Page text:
Mum of ‘Aussie Madeleine McCann’s’ surprise career swap after daughter’s rescue

The mum of "Australia's Madeleine McCann" has made a surprising career change after her daughter's kidnapping.

Cleo Smith was just four years old when she was kidnapped from a campsite and held hostage for 18 days before being recovered by Western Australia Police.

Now mum Ellie Smith, who was at the campsite when Cleo was taken, is seemingly moving on from the ordeal and has launched a new business as a beautician.

READ MORE: Parents of Aussie Madeleine McCann say kidnapper would 'smack her' and 'rough her up'

The entrepreneur, who previously ran an online candle business for several years, has now opened Purely Tan Beauty Salon in Lakelands, Western Australia.

Taking to Facebook, Ms Smith could be seen encouraging fans to buy gift cards for her salon for Mother's Day, which in Australia fell on May 14, as well as promoting discounts on spray tanning.

The move comes more than a year after her daughter was abducted from a tent by Terence Darrell Kelly, 37, while she slept alongside Ms Smith, sister Isla and stepdad Jake Gliddon on October 16, 2021.

  • Aussie Madeleine McCann 'fought back' against kidnapper 'obsessed with dolls'

Kelly then kept young Cleo captive at his home in Carnarvon for 18 days, during which time he admitted he "roughed up" the tot when she became "bossy".

On November 3, 2021, more than two weeks after she was first taken, officers stormed Kelly's home just before 1am and carried Cleo to safety, wearing body cameras that capture the rescue on film.

The kidnapper was jailed for 13 years last month after pleading guilty to the abduction and, will be eligible for parole after 11 years and six months.

Judge Julie Wager said the ordeal would have caused Cleo and her parents "immeasurable" distress.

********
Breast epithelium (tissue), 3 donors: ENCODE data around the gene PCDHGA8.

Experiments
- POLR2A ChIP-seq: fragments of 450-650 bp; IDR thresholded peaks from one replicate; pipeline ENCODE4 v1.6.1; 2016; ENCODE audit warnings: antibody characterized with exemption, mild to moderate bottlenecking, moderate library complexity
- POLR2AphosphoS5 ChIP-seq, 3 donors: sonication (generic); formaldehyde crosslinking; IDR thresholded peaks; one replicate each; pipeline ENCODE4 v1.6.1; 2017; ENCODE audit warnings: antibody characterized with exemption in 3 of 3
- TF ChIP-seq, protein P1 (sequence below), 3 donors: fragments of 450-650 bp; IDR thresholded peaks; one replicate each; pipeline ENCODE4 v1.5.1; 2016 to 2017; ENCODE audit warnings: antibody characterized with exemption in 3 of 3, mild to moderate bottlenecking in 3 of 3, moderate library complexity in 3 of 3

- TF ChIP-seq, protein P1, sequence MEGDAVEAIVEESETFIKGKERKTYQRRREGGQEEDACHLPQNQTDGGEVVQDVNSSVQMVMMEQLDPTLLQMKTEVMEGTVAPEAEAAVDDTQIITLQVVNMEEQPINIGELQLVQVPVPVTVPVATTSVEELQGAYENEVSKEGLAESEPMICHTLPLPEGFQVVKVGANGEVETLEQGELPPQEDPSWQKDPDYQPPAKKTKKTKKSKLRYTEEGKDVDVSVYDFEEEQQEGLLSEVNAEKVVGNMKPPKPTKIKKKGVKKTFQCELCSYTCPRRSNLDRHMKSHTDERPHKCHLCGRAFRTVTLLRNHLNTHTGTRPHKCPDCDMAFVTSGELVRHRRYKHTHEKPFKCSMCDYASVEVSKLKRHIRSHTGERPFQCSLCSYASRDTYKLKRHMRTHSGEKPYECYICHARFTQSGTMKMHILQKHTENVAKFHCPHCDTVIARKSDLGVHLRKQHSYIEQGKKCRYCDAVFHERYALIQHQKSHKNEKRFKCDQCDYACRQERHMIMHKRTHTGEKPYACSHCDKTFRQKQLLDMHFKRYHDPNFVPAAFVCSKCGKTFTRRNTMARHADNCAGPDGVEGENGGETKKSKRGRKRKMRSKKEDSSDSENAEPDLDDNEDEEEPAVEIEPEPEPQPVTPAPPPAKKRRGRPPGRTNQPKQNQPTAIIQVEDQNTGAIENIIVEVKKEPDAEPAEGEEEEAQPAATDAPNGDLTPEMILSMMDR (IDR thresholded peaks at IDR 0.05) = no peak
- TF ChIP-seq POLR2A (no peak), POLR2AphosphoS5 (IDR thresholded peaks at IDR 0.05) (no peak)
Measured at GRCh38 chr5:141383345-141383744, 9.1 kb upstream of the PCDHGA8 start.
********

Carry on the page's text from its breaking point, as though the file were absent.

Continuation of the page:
The judge added: "18 days without contact or explanation, and with hours totally on her own and no access to the outside world, would have been very traumatic."

The Daily Star previously reported Kelly had a difficult past and struggled with drug addiction.

He also had an obsession with Bratz dolls and kept a large collection at the home where he kept Cleo prisoner.

A psychiatrist asked to analyse Kelly in the case said he suffered from a severe personality disorder and had created a "fantasy world" in which he had several imaginary children by different women.

Sentencing, Judge Wager noted Kelly had a troubled childhood but said his risk of re-offending was high.

"You pose a high risk of seriously psychologically harming any future victim in the event that you did re-offend," she said.

Officers first identified Kelly as a key suspect in Cleo's disappearance thanks to mobile phone signals and a tip-off.

Police Commissioner Col Blanch said the evidence against Kelly, including the bodycam footage, had likely influenced him to enter a guilty plea.

"For me as commissioner, this is […] the greatest story in Western Australian policing history," he said in the wake of the trial.

"The police investigation was meticulous… the information that we had and the evidence we put together was exceptional."

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